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#10

in 2011 Affordable Small Cars

Avg. Price Paid: $10,423 - $13,150
Original MSRP: $13,300 - $18,495
MPG: 26 City / 31 Hwy
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2011 Kia Soul Performance

This performance review was created when the car was new. Some links may no longer point to an active page.

For the most part, the automotive press says the 2011 Kia Soul will satisfy daily drivers who don’t need much excitement or inspiration because the Soul is about looks and affordability, not driving capabilities. Reviewers agree that the Soul definitely isn’t sporty, but compared with the Scion xB, it’s got a touch of pep. Downsides include a sometimes choppy ride, weak engine and an unpredictable manual transmission.

  • "The Soul isn't a bad car, but it isn't sporty, despite the fact that our test car was the sport model. The large wheels and stiffer suspension just accentuate its economy car roots on bad roads." -- Automobile Magazine
  • "We drove the 2.0-liter Soul over 90 miles of Korean roads, mostly on smooth expressways. Its power is respectable, its handling is neutral in the manner of most four-cylinder tall boxes (it has an independent front and torsion-beam rear suspension), and it's fairly quiet inside at 70 mph." -- Car and Driver
  • "The Soul's ride is compliant and smooth even with the 18-inch wheels -- at least, on the tarmac roads in rural Korea. Handling is adequate, with about as much sway as one experiences in a standard xB, but it's not particularly sharp or inspiring." -- AutoWeek
  • "It's not often that a car's name actually matches its personality. But for the $17,645 Kia Soul Sport, the name fits. The Soul Sport was easily the most fun to drive of the three boxes here." -- Popular Mechanics
  • "But sometimes zip trumps force. In city driving, the Soul can give you those bursts of speed needed to wedge into the turning lane. Overall, it's only 161.6 inches long, and that means it will easily squeeze into tight city parking spaces or the third spot on a suburban driveway." -- The Detroit News
  • "The Soul's saving grace is its surprisingly low 2875-lb curb weight, which could help it generate some more impressive numbers with a bump in power. Still, its performance is just behind the xB and ahead of the Cube." -- Edmunds

Acceleration and Power

The base Soul has a 1.6-liter 122-horsepower four-cylinder engine. The Soul (+), Soul (!) and Soul Sport get a 2.0-liter 142-horsepower four-cylinder engine. All trims have the same standard transmission, which is a five-speed manual. A four-speed automatic is also available, but you can’t get it with the base model, and it’s optional on the Soul (+) trim. Combined, the Soul’s engine and transmission do not create a sporty ride. Reviewers note that the Soul has a weak engine.

Few have tested the base engine, but reviewers find the 2.0-liter engine is adequate enough. However, some criticize the manual transmission, saying it’s unpredictable. According to the EPA, the Soul gets up to 26/31 mpg city/highway. 

  • "The 2.0-liter engine has decent torque and midrange punch, but don't try to rev it to the moon as all you really get is noise. Additionally, the five-speed manual gearbox has vague feel and first gear seemingly disappeared on more than one occasion during my drive. We can only hope that there was something wrong with our test vehicle and the shifter feel we experienced is not typical." -- Automobile Magazine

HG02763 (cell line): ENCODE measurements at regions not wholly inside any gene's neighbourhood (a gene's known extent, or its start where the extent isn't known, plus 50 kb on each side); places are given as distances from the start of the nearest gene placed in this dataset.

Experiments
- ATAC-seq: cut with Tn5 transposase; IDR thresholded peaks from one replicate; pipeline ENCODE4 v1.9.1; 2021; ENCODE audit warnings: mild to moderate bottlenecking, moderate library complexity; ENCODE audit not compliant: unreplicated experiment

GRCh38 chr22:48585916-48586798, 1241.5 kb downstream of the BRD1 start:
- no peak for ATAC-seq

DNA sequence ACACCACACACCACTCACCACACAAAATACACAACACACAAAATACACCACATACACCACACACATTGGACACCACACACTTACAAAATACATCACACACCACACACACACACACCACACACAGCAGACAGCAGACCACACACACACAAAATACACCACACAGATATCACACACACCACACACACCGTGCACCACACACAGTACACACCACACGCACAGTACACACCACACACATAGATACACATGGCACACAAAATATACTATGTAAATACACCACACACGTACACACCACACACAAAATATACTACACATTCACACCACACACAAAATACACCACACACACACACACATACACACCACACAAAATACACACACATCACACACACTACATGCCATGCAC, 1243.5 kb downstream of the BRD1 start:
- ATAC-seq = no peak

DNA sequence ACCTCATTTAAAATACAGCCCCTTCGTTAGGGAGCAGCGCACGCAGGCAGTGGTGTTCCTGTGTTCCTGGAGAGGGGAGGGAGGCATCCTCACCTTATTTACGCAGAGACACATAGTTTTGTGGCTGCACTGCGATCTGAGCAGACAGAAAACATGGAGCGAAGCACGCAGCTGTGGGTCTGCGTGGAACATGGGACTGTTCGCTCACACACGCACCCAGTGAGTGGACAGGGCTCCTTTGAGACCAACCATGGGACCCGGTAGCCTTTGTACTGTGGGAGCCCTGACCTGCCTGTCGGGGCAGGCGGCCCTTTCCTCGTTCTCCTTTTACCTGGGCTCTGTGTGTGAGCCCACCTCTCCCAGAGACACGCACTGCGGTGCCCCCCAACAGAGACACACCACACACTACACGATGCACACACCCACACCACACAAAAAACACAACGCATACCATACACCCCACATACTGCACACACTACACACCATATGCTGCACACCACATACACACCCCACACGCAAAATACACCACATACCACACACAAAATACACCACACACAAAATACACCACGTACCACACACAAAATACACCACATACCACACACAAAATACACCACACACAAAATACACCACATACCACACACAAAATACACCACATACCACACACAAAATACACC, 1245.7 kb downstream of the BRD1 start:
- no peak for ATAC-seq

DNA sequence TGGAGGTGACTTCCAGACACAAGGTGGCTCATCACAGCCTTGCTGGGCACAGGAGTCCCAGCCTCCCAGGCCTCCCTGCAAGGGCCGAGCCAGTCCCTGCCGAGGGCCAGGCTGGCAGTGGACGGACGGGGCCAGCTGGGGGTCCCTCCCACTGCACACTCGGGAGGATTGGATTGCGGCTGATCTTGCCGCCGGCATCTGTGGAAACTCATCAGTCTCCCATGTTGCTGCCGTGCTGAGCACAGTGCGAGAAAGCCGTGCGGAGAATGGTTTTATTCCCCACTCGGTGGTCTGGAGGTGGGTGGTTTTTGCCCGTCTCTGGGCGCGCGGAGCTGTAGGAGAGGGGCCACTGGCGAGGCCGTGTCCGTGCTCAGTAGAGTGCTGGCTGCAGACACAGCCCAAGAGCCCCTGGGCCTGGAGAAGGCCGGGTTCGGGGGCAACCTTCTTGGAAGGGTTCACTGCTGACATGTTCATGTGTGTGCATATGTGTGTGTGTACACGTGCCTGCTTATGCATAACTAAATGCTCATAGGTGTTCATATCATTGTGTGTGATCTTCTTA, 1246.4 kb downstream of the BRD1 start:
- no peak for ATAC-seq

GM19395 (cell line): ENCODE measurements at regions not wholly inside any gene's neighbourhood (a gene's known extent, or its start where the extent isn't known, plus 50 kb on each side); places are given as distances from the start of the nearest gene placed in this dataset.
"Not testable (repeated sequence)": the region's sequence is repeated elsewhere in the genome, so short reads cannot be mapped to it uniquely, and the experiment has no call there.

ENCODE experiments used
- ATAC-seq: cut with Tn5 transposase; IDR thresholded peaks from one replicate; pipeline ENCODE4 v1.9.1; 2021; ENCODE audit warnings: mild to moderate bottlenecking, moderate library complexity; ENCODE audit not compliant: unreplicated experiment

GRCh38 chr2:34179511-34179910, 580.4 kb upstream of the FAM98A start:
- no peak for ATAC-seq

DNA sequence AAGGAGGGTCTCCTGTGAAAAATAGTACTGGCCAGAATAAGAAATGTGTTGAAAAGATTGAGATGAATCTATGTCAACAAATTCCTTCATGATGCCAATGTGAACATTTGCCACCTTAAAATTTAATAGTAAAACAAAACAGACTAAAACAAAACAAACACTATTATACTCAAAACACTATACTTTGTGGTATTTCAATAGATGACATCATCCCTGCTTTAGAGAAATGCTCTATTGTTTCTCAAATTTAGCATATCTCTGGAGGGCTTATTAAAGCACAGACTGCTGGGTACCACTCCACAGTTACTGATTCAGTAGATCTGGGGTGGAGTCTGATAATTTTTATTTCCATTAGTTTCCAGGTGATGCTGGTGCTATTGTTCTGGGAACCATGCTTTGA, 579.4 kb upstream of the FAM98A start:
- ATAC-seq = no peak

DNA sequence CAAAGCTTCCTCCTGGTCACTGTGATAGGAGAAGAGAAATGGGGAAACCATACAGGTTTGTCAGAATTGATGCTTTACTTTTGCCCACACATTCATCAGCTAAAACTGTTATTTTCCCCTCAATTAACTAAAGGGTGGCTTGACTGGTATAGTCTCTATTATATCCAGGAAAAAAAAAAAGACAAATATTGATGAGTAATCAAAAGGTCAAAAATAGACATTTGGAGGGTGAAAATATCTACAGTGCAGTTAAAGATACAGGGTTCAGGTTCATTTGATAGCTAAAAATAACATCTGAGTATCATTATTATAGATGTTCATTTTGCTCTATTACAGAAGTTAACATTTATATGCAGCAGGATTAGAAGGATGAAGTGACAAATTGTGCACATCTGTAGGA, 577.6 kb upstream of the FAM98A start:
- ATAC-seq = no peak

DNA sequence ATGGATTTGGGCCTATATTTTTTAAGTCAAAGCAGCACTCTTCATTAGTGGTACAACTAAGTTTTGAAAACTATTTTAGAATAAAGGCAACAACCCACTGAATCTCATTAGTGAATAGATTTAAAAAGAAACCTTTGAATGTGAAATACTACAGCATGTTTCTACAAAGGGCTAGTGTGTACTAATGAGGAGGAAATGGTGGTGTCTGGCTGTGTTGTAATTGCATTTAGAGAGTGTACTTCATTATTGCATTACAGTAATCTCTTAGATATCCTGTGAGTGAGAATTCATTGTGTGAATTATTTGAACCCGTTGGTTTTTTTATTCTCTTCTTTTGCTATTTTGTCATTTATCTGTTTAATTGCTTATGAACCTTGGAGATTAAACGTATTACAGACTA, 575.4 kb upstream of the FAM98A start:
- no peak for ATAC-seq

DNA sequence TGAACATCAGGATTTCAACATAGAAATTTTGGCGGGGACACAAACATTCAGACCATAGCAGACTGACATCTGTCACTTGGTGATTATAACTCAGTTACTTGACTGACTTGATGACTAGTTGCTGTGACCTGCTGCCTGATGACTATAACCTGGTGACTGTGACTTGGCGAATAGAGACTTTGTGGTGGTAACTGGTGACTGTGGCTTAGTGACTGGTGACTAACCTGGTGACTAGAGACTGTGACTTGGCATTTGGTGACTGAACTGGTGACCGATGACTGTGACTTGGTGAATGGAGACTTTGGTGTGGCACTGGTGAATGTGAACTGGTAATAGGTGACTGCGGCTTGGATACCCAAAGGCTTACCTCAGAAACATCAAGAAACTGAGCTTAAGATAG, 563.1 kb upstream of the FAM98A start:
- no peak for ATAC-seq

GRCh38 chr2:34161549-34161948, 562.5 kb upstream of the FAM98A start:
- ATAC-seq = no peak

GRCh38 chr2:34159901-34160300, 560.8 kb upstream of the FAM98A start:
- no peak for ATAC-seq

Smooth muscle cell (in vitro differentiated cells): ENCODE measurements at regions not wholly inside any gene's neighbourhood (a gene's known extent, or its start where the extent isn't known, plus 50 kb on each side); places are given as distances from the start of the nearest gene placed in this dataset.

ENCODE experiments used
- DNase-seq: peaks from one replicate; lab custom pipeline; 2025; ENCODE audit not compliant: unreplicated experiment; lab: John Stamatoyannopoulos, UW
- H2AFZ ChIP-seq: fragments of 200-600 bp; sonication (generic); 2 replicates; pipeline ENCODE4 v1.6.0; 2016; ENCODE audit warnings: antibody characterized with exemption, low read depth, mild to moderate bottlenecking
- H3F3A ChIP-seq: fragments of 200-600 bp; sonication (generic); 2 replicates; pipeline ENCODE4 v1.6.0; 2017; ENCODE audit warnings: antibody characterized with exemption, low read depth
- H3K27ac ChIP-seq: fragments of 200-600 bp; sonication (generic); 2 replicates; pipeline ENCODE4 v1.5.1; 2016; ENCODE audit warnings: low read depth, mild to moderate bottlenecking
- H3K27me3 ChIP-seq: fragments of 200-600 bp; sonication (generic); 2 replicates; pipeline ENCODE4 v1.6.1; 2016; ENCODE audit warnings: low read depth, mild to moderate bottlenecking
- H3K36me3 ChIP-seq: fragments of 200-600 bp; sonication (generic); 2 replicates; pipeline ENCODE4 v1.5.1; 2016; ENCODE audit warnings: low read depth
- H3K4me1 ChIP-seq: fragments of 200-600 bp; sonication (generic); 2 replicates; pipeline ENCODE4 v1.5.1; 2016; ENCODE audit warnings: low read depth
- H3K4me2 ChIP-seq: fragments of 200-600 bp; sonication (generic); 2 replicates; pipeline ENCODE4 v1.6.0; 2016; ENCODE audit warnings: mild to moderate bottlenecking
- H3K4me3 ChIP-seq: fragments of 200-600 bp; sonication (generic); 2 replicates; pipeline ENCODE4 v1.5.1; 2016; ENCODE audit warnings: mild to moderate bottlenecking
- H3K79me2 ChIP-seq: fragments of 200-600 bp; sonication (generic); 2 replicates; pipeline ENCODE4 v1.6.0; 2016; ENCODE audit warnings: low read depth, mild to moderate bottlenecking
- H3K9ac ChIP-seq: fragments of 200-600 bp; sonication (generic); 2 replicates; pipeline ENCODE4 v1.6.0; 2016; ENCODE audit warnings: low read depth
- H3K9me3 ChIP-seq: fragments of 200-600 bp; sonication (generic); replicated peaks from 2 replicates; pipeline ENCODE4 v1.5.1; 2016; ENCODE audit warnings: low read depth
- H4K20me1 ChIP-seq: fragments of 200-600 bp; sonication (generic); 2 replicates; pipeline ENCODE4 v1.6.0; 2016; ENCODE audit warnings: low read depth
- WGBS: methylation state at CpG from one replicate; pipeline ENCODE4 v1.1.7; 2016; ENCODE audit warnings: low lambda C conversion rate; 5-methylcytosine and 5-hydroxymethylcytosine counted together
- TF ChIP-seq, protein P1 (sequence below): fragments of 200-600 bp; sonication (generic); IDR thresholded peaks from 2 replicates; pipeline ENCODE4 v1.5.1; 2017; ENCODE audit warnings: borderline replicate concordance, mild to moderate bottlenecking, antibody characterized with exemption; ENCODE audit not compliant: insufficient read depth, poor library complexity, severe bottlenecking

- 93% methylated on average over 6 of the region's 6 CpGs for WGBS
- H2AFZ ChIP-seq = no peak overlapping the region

• "The shifter is vague, sloppy, and notchy. Shifting is no fun, although clutch takeup is light and predictable." -- Car and Driver
  • "We tried out the five-speed manual and the four-speed automatic flavors, both equipped with the up-level, 142-hp, 2.0-liter engine. While the Soul proved relatively quick and nimble in city traffic, on the highway, the engine could use a bit more pluck and the automatic transmission an extra gear." -- Motor Trend
  • "The Soul accelerates with as much verve as any of its competitors, at least with the manual transmission, and Kia predicts class-leading EPA mileage ratings." -- New Car Test Drive

Handling and Braking

The 2011 Kia Soul’s handling isn’t best in class. While some reviewers say the Soul’s handling is sub-par, others claim it poses competition to other hatchbacks.

  • "With a short, 100.4-inch wheelbase, you'd expect harsh ride that makes logs of tar marks in the road. Nope. Soul minimizes bumps and bruises." -- Chicago Tribune
  • "Unfortunately, the Soul's cost-saving conception inflicts it with road manners that aren't too far removed from those of the fairly uncouth Rio. Initial damping has been tightened, but the resultant ride can verge on cruel over imperfect pavement. And although you'd expect such stiffness to pay off in the curves, the Soul's tallish, mini-minivan body wallows and wobbles during spirited driving." -- Automobile Magazine
  • "Despite the sporty look and our tester's Sport trim level and retuned suspension, the Soul exhibited a bit more body roll than expected and posted an average grip of 0.83 g around our skidpad. ... But despite the average numbers, all its handling figures best those of its direct competitors, so it's very competitive in its segment. One quibble we have is with the Soul's steering, which feels heavy at low speeds and lighter at high speeds -- not exactly a great combination." -- Motor Trend
  • "With strut suspension up front and a transverse torsion-beam rear axle, the Soul Sport model proved agile yet stable, giving it turning that made it somewhat harsh on normal roads, yet surprisingly compliant on knotty canyon routes." -- Popular Mechanics
Used car average prices are provided by ClearBook™, a TrueCar™ product